Saturday, October 9, 2010

So many intersting things in the last few weeks..

Hot Rod Makerbot

Nice little kitty right?  Must have been printed on a UP! or BfB Rapman right?  Wrong.  A Makerbot with MakerGear Compact Plastruder. The drive is an abridged version of the Brustruder, and the hot end is new Makergear compant hot end using professional grade 1.75 mm orange filament with support material enabled in skeinforge.

Seriously, printed on a a Makerbot, who knew a Makerbot could do that?  I guess that's the end of Up! and others uploading stuff to Thingiverse that no Makerbot can print, go Makergear!

So many different RepRap Electronics are now in stock!  (How much 6 months can change things)

Ultimachine's Arduino based electronics ($195 complete kit)

Johnnyr of Ultimachine has done some wonderful work on these electronics, and they are written up in the wiki.  Adrian and Johnnyr are neck and neck on the RepRapable electronics for RepRap "race".  Adrian's version is written up in the wiki also (but to my knowledge are not currently commercially available).

Makerbot Gen 3 Electronics ($199 complete kit)

They have been in stock for a few weeks now, this has to be a record.  But considering how many alternatives there are now, and the fact that Makerbot has now shown the Gen 4.  These are very likely to stay more reliably in stock now.  To my knowledge Makerbot electronics and firmware are still the only ones that allow for Printing from SD cards, which I am slightly addicted to. Gen 6 Electronics ($210 complete kit ($180 without End Stops )

Mendel Parts newly introduced Gen 6 Electronics.  These boards are in pre-order currently, but according to Camiel there is only a 2-3 week lead time, and he is scaling up quickly.  These are professionally designed boards, so look for good things to come from these.

Botmill's Gen3 Remix Electronics ($179 complete kit)

Botmill / Techzones shrunk version of the RepRap Gen 3 Electronics.  One point I must bring up, these are based off the Makebot manufactured Gen3 Electronics, but they are not a component for component copy, so even though they are "Gen 3" they bare very little in commonality with the Makerbot manufactured Gen3 Electronics.


RepRapstores community shop Electronics ($143 w/ power supply)

Seriously WTF.  RepRap Electronics for $143 with a power supply?  I knew Botmill/Techzone had sort of a bad name in the community for not shipping quickly/not responding to emails/minor issues with quality of the electronics, but RepRap Gen 3 Electronics for less than $150 with a power supply?  Seriously, if you have ordered these recently, please comment, do they burst into flames when you plug them in or something, or are they just being aggressive as heck on their pricing?  If they work that's a GREAT deal.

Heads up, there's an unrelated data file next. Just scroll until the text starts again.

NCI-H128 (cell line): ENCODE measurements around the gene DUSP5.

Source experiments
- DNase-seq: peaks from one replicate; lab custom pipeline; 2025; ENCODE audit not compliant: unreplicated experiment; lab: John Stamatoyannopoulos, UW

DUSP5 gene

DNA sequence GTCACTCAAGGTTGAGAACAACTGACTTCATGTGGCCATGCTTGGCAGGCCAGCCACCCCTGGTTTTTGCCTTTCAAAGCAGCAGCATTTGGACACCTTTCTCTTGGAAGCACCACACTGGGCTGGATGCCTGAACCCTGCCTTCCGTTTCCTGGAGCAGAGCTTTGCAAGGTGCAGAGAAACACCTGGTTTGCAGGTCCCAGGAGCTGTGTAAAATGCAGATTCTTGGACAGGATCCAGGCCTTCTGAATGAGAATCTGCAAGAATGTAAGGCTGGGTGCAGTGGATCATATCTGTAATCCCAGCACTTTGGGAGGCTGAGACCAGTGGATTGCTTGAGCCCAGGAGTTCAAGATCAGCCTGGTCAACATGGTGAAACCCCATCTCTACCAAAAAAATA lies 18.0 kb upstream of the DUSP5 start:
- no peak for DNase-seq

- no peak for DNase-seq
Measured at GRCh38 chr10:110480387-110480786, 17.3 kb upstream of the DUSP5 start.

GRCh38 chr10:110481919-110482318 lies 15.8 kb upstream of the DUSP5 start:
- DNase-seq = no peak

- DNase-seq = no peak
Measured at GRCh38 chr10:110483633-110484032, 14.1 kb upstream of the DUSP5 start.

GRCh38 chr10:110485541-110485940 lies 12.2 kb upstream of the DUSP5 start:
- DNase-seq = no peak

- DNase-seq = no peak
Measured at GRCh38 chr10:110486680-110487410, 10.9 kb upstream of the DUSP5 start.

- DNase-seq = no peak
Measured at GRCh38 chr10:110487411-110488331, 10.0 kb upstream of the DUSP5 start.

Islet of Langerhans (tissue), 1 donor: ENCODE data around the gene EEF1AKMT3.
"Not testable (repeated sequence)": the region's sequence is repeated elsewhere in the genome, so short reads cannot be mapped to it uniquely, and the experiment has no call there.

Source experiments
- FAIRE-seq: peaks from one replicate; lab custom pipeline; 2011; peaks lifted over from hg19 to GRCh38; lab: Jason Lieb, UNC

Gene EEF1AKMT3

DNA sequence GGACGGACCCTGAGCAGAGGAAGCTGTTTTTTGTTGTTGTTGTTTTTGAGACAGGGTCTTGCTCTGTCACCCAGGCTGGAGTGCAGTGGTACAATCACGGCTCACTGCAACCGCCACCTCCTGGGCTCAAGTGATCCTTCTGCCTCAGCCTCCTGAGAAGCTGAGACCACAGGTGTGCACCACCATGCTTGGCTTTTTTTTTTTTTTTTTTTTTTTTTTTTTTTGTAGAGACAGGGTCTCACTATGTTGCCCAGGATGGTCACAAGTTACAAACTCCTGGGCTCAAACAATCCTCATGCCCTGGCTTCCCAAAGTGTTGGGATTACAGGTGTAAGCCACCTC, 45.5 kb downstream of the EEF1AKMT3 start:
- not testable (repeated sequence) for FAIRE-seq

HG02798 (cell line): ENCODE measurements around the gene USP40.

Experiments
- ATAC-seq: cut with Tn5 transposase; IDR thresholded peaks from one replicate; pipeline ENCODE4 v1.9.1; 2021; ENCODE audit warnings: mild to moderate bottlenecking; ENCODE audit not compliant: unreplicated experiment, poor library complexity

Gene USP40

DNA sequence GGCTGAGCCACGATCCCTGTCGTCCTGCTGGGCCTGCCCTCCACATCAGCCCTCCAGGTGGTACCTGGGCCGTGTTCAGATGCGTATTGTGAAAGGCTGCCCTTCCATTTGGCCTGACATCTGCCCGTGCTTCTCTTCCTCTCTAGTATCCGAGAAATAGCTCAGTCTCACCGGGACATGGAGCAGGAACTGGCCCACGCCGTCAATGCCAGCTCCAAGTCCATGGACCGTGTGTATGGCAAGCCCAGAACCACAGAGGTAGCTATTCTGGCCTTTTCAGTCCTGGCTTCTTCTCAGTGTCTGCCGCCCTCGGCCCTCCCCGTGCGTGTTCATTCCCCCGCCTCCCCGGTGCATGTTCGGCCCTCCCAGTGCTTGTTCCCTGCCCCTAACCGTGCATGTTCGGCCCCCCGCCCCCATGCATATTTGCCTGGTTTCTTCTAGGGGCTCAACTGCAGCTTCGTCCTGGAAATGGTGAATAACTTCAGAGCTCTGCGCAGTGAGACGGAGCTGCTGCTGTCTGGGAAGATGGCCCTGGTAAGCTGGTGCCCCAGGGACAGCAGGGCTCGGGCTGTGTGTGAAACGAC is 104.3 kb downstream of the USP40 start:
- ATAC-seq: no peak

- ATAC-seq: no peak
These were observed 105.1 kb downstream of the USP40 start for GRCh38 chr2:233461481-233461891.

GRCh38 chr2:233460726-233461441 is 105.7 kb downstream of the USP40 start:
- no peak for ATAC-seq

German RepRap Foundation Gen 3 Electronics ($267 complete kit)

These are to my knowledge a component for component copy of the Makerbot/RepRap Gen 3 Electronics (I might be wrong).  But non the less they are not Makerbot sourced, so again, each "Gen 3" is different.  These are not Makerbot or Techzone sourced Gen3.

I think that's all of them.  The ones that have peeked my interest are the Makerbot's Gen 4, Ultimachine's Arduino Electronics , and Mendel-Part's Gen 6 electronics.  But RepRap is entering a whole new world of commercially available, open source electronics, in stock even.

Brustruder, STILL EXTRUDING (and a little red in the face)

I designed the Brustruder because I honestly got sick of all the headaches I was having out of my Mk4 Extruder.  I have not had 1 issue in the month since I installed it in my Makerbot.  But the coolest thing is it's been downloaded over 80 times in the 30 days it's been up, and I have not had one person say they have had issues out of it.  Which is just the best feeling in the world.

Now what is not the best feeling in the world is having Make Magazine pick up a video where you accidentally punch yourself in the face with a Kysan Gear motor, and run it on their national blog.  Then it get's even less fun when people at work find out...  Explaining to your coworkers why you where straining pickup up 20lb of water, or what you mean by "steal extruding", while groaning, or why your floor is dirty, not so fun.  :)

I kid, it's flatting that so many people like the Brustruder, and that over 4000 people watched the video, and the fact that every time I go into the RepRap or Makergear IRC people pick about "Still Extruding".  Thanks for the Fun!